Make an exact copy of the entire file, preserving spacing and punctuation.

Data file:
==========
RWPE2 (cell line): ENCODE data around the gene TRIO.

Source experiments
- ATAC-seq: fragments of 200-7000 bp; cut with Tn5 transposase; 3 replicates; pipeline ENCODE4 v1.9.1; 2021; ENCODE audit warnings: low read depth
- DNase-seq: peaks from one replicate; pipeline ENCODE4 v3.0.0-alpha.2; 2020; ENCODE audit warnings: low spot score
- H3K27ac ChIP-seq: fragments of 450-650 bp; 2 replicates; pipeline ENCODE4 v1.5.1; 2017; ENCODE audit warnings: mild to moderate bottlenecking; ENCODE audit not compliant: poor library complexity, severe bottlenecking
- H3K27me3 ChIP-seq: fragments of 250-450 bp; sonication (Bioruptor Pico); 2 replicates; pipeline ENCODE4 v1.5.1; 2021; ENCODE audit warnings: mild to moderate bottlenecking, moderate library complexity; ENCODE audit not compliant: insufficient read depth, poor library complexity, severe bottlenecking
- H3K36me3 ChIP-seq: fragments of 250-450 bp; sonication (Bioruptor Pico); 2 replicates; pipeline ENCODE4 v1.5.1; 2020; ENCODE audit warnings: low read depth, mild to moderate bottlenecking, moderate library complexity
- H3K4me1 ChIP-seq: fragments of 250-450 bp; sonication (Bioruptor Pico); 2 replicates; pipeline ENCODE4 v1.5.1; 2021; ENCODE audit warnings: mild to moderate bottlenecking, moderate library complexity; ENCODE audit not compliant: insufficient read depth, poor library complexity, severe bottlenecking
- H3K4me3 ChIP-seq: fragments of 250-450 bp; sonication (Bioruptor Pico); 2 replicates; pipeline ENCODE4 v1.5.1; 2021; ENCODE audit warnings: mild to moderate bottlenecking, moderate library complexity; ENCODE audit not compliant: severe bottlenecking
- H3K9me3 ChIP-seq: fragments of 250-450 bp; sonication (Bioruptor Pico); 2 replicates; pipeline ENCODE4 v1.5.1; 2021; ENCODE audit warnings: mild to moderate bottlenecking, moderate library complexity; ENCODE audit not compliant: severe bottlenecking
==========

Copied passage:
RWPE2 (cell line): ENCODE data around the gene TRIO.

Source experiments
- ATAC-seq: fragments of 200-7000 bp; cut with Tn5 transposase; 3 replicates; pipeline ENCODE4 v1.9.1; 2021; ENCODE audit warnings: low read depth
- DNase-seq: peaks from one replicate; pipeline ENCODE4 v3.0.0-alpha.2; 2020; ENCODE audit warnings: low spot score
- H3K27ac ChIP-seq: fragments of 450-650 bp; 2 replicates; pipeline ENCODE4 v1.5.1; 2017; ENCODE audit warnings: mild to moderate bottlenecking; ENCODE audit not compliant: poor library complexity, severe bottlenecking
- H3K27me3 ChIP-seq: fragments of 250-450 bp; sonication (Bioruptor Pico); 2 replicates; pipeline ENCODE4 v1.5.1; 2021; ENCODE audit warnings: mild to moderate bottlenecking, moderate library complexity; ENCODE audit not compliant: insufficient read depth, poor library complexity, severe bottlenecking
- H3K36me3 ChIP-seq: fragments of 250-450 bp; sonication (Bioruptor Pico); 2 replicates; pipeline ENCODE4 v1.5.1; 2020; ENCODE audit warnings: low read depth, mild to moderate bottlenecking, moderate library complexity
- H3K4me1 ChIP-seq: fragments of 250-450 bp; sonication (Bioruptor Pico); 2 replicates; pipeline ENCODE4 v1.5.1; 2021; ENCODE audit warnings: mild to moderate bottlenecking, moderate library complexity; ENCODE audit not compliant: insufficient read depth, poor library complexity, severe bottlenecking
- H3K4me3 ChIP-seq: fragments of 250-450 bp; sonication (Bioruptor Pico); 2 replicates; pipeline ENCODE4 v1.5.1; 2021; ENCODE audit warnings: mild to moderate bottlenecking, moderate library complexity; ENCODE audit not compliant: severe bottlenecking
- H3K9me3 ChIP-seq: fragments of 250-450 bp; sonication (Bioruptor Pico); 2 replicates; pipeline ENCODE4 v1.5.1; 2021; ENCODE audit warnings: mild to moderate bottlenecking, moderate library complexity; ENCODE audit not compliant: severe bottlenecking